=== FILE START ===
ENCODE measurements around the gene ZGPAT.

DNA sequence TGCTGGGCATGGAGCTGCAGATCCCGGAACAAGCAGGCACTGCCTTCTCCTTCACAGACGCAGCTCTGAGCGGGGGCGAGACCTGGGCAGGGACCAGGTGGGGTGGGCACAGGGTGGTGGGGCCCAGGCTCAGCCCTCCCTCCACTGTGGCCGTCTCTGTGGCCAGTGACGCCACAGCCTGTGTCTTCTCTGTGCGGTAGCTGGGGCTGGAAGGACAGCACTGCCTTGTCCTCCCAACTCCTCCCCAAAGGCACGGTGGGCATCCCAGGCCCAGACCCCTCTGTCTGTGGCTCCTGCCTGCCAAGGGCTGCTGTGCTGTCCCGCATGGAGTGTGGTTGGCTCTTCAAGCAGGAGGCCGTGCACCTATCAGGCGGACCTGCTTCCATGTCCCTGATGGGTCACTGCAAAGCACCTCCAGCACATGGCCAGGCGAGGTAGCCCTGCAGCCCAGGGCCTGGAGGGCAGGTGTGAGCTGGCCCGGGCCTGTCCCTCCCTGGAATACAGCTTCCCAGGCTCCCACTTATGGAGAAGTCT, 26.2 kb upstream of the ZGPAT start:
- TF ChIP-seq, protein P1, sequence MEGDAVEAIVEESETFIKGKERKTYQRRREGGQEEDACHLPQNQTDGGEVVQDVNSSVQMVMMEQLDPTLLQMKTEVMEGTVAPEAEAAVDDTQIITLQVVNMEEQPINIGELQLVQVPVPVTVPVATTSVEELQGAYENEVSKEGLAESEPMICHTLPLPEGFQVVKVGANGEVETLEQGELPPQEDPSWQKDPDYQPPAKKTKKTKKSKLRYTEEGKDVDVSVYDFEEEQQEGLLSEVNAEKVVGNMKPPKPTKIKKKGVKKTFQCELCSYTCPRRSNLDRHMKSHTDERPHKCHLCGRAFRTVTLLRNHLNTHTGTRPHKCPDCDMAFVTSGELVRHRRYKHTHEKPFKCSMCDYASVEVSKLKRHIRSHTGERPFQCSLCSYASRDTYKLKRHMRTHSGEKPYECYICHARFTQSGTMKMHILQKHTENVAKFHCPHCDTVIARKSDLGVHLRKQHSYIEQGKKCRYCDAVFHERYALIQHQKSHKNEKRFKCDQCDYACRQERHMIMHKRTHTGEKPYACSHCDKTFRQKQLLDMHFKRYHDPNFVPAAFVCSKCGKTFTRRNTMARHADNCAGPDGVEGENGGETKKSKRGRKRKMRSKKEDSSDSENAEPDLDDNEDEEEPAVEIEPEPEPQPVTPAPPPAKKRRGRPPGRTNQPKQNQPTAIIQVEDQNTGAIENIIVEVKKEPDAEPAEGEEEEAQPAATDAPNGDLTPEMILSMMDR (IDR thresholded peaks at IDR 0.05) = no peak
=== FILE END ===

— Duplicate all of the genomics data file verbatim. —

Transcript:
ENCODE measurements around the gene ZGPAT.

DNA sequence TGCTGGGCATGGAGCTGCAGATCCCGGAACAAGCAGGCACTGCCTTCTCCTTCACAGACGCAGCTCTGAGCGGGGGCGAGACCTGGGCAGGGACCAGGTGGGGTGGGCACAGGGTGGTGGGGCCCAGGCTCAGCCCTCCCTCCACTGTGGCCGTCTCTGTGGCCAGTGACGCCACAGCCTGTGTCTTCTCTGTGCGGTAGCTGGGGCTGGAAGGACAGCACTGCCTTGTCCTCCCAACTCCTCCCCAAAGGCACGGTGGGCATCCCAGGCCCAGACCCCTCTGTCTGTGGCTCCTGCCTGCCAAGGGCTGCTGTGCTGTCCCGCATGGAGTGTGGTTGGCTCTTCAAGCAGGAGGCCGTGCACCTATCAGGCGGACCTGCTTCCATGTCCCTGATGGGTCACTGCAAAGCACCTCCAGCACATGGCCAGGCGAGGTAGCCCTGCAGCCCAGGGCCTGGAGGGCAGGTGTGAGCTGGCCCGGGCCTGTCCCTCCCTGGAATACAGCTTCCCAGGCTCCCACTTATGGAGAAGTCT, 26.2 kb upstream of the ZGPAT start:
- TF ChIP-seq, protein P1, sequence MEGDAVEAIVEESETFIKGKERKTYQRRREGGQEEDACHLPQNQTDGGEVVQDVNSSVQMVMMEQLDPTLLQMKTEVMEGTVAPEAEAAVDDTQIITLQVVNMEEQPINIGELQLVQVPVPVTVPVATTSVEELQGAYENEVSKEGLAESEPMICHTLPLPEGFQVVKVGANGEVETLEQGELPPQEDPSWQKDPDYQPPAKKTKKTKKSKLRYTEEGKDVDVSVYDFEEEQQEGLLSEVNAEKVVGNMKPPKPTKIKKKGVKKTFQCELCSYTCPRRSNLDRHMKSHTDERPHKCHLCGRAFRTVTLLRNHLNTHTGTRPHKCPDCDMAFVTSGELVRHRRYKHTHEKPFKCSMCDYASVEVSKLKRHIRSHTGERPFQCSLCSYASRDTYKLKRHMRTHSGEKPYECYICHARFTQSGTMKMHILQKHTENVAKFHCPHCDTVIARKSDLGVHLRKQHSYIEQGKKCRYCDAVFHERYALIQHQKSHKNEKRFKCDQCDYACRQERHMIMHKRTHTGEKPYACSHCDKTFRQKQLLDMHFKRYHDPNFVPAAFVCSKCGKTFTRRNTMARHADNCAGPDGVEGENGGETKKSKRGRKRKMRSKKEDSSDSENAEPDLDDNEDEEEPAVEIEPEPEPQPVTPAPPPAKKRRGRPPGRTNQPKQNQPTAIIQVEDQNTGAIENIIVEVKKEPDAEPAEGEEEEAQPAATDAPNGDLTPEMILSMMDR (IDR thresholded peaks at IDR 0.05) = no peak